Maribyrnong council will bypass the state government and go it alone in introducing a 40km/h speed limit on residential streets.
An officer’s report considered at Tuesday night’s council meeting proposed rolling out the reduced limits across all local streets.
The Safer Local Roads report points to feedback suggesting that three in four residents feel unsafe walking and cycling because of the speed of cars.
The reduced limits were unanimously backed by Maribyrnong councillors.
Their introduction will cost more than $540,000 for new signage and line marking and up to $18 million to roll out the likes of speed bumps and widened pedestrian islands.
Under the proposal, a reduction of 60km/h speed limits to 50km/h will be sought for stretches of VicRoads-controlled arterial roads including Ballarat Road, Gordon Street, Churchill Avenue, Williamstown Road and Whitehall Road.
“The benefits for the proposed introduction of 40km/h speed limit within council’s municipal boundaries, in terms of road safety and reduction in crashes, are well established and aligned with community’s views and expectations,” the report states.
The plan has the backing of Maribyrnong mayor Catherine Cumming, who noted a 2016 community survey in which 76.5 per cent of residents indicated being “dissatisfied with the speed of traffic on local roads and considered that the speed was too fast”.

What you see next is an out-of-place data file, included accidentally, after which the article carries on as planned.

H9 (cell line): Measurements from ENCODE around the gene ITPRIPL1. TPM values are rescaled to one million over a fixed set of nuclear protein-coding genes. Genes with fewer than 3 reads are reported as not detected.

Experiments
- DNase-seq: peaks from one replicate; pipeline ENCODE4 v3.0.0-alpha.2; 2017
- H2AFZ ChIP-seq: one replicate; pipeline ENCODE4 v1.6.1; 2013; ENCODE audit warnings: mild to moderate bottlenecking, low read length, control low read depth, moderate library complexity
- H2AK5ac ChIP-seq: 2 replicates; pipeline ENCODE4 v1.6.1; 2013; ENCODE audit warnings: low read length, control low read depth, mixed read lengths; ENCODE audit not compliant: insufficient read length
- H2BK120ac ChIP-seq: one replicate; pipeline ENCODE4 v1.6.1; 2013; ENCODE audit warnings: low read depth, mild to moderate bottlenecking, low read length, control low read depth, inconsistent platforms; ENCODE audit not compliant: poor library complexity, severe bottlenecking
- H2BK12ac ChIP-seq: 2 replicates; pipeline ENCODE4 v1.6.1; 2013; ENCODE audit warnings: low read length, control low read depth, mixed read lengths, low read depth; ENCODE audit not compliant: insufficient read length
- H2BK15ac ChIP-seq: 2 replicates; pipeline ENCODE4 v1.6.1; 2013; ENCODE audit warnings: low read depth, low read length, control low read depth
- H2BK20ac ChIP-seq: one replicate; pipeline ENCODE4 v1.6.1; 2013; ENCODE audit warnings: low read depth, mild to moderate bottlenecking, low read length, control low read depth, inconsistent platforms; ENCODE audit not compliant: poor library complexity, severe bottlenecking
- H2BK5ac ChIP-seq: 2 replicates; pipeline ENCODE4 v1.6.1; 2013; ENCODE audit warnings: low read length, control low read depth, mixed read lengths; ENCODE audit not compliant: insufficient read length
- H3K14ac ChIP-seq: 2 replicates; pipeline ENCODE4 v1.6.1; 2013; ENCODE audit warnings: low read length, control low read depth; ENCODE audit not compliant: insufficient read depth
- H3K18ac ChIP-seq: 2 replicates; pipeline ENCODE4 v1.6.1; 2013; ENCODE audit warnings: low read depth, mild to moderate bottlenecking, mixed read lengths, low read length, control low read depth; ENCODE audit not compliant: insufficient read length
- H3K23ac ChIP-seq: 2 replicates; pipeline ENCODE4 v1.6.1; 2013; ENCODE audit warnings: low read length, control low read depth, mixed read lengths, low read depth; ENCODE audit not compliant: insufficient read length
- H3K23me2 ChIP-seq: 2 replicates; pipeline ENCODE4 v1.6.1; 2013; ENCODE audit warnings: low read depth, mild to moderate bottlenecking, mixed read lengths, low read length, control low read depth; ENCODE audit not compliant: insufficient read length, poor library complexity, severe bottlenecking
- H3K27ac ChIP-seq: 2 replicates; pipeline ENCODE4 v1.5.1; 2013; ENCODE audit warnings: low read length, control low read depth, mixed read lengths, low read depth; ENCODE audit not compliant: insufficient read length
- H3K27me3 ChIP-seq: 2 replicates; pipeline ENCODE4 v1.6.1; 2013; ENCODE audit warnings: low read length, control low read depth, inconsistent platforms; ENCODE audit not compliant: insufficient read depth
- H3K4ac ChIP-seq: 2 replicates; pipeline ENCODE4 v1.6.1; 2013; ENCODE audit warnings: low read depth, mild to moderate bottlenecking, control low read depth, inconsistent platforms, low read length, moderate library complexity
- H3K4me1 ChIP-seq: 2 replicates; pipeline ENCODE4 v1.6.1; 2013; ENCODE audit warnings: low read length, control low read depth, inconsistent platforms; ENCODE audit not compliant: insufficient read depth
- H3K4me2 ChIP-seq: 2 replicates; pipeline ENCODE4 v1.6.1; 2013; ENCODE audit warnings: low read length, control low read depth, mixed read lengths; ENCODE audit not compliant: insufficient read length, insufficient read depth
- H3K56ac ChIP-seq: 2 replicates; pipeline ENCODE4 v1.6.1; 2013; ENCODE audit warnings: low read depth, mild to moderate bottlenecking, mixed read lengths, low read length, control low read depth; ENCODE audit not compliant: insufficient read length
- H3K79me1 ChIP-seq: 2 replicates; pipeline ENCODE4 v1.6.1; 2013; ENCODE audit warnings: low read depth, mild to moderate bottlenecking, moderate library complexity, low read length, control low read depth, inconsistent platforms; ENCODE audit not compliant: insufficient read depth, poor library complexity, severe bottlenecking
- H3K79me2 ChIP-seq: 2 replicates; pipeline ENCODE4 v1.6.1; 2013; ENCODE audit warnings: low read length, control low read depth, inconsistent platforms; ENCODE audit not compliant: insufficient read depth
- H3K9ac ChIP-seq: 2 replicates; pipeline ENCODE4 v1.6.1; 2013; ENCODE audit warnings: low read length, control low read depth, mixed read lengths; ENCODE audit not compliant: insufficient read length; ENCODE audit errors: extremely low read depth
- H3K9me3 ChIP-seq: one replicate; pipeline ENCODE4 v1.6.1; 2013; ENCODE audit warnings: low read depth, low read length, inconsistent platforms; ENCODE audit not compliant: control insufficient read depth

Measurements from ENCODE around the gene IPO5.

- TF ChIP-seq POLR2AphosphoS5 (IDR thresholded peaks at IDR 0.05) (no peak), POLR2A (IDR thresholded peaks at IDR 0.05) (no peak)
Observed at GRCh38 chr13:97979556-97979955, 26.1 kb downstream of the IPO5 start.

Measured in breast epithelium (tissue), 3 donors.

She said lowering speed limits would substantially reduce the risk of injury or fatality and encourage more people to walk and ride.
“When Bicycle Victoria surveyed parents about why their children don’t walk or ride to school, cars speeding was definitely a concern,” she said.
The reduced speed limit will be rolled out in seven staged areas, starting with central Footscray.
While the proposal has been met with some resistance, Cr Cumming said similar complaints had been made ahead of the introduction of a 50km/h limit in built-up areas, but they had quickly died down. She said both City of Yarra and City of Port Phillip had gone down the 40km/h path and it was appropriate for Maribyrnong to follow suit.
Deputy mayor Sarah Carter said there was merit in the proposal if the council was serious about encouraging more people to cycle and walk.
Maribyrnong council will look for the idea to be backed statewide at this Friday’s Municipal Association of Victoria state council meeting.
Roads Minister Luke Donnellan and the RACV have both pushed back against the plan, arguing such changes need to be considered on a case-by-case basis rather than under a blanket approach.